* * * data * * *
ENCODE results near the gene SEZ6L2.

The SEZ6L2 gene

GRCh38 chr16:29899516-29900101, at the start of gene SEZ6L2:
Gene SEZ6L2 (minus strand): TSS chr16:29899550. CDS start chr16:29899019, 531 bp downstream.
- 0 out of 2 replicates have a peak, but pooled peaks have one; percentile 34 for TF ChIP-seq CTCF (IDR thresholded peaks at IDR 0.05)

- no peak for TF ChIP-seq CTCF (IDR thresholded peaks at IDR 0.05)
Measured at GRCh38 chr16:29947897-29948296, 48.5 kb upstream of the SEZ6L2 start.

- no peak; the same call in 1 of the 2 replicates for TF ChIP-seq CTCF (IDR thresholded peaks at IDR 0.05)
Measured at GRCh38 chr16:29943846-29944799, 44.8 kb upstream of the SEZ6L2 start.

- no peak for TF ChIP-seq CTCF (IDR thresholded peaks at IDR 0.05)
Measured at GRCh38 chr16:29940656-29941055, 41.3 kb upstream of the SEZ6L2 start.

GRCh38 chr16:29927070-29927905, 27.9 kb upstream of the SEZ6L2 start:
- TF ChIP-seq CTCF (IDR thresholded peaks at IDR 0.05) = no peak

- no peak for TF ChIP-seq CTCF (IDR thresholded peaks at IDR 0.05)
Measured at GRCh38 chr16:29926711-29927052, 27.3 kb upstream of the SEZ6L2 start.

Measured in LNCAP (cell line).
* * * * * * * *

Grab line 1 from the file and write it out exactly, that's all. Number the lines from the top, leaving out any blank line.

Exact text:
ENCODE results near the gene SEZ6L2.